Most entrepreneurs I know understand the value of staying physically fit but many don't dedicate as much time to their mental wellbeing as they do to the gym. But there is a solution.
Yoga combines many of the best reasons to frequent the gym with the mindfulness and meditation that helps us stay in control. I'm not the first to write about why yoga should be considered useful for entrepreneurs, however; often when expounding on the virtues of yoga for entrepreneurs, the focus is on stress management.
Here are a few of my personal favorite reasons for practicing yoga and how they can benefit you as an entrepreneur.
I spend all day making decisions, and I let yoga be a time where someone else sets the rules. If your yoga practice includes attending a class you have the added benefit of being led.
Appreciating how it feels to be instructed can increase your empathy with your employees. It can also help build trust in your managers when it's time for them to hold the reigns.
Shake off judgment
As entrepreneurs we incessantly look to improve our products, systems and outcomes. This drive brings success, but it also drains us mentally and physically. Let yoga be a place where you merely acknowledge where you are in your current physical and mental state, without judgment -- and accept it. The practice of yoga is the goal of yoga: It is not a means to an end but rather an end in itself.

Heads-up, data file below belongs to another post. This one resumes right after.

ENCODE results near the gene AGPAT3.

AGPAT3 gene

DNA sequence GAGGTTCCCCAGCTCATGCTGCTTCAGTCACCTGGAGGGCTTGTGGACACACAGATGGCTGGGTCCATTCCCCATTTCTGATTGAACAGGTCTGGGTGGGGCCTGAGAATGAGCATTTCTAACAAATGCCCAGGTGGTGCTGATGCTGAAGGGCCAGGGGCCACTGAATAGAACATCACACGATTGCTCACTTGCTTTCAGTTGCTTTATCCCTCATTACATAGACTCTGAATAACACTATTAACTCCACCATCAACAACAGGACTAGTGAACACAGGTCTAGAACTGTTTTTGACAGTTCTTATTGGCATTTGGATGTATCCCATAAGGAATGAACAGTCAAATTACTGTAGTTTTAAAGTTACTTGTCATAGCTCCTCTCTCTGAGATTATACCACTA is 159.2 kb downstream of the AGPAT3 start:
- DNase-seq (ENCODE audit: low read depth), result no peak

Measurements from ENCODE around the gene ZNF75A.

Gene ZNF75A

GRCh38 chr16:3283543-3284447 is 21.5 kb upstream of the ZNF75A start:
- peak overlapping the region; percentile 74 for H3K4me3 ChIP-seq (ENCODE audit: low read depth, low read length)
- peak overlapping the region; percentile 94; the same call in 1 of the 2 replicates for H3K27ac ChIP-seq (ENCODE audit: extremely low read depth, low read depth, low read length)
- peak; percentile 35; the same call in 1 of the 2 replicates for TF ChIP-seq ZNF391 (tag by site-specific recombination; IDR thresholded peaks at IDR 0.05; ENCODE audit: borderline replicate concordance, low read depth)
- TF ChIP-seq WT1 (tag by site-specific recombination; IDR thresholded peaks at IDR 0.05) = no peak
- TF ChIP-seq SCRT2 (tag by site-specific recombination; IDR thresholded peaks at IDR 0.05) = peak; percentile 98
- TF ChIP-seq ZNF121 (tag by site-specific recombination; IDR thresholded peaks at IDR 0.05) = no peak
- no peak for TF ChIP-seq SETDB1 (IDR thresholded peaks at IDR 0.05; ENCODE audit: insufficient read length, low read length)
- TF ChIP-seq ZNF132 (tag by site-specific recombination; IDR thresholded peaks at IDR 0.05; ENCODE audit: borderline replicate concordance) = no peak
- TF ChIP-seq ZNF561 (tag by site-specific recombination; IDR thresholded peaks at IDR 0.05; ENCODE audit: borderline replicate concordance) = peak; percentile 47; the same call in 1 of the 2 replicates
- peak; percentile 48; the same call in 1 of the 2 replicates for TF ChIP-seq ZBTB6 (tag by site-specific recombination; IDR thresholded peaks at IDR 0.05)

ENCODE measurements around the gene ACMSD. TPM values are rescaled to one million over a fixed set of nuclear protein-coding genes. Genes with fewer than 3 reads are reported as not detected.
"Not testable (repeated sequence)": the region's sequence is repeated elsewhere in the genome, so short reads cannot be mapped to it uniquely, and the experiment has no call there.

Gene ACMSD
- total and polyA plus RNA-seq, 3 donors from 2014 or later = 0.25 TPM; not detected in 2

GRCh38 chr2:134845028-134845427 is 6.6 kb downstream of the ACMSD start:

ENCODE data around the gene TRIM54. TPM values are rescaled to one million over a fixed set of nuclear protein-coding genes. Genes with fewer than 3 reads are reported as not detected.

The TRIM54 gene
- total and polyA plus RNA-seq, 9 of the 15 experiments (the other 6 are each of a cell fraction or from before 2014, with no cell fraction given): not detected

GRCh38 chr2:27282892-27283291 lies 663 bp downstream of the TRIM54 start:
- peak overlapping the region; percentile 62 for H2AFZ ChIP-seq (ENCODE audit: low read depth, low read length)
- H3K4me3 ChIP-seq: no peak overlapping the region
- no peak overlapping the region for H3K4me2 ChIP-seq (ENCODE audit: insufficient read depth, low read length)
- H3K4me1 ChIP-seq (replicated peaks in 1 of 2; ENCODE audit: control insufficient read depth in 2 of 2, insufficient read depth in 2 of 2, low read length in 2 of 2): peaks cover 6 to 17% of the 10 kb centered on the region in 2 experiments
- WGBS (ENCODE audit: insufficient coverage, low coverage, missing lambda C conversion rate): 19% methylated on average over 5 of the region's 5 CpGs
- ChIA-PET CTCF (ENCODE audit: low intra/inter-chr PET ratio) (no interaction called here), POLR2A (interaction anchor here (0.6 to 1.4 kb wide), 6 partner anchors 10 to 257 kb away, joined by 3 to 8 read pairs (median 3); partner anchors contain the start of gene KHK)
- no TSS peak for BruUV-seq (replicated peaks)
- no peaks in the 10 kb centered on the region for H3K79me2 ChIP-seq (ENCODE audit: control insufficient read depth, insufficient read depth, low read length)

In yoga, as in business, progress is made slowly. It is humbling to realize that you can't do everything and that growth takes time. Businesses don't find immediate success and entrepreneurs must be patient. Yoga teaches us to step back and appreciate this without criticizing ourselves for our pace.
Yoga is a reminder that you don't have to remain connected to your business 24 hours a day. It can be a short escape. Once you've built it into your routine, people will understand that you can't be reached during your yoga practice.
Quiet the mind
All of the early-stage entrepreneurs in my life are haunted by neverending to-do lists. You may have crossed all of your tasks off your daily list, but often there's more on it by the time you go to bed. This continuous cycle can overwhelm or paralyze you. Slow, intentional breathing pulls your mind from your thoughts.
During yoga practice, when something pops into your head you have the opportunity to acknowledge it and move on. I like to remind myself that there is nothing at all I can do about it at that moment. Acknowledging your thoughts, rather than acting on them, is liberating.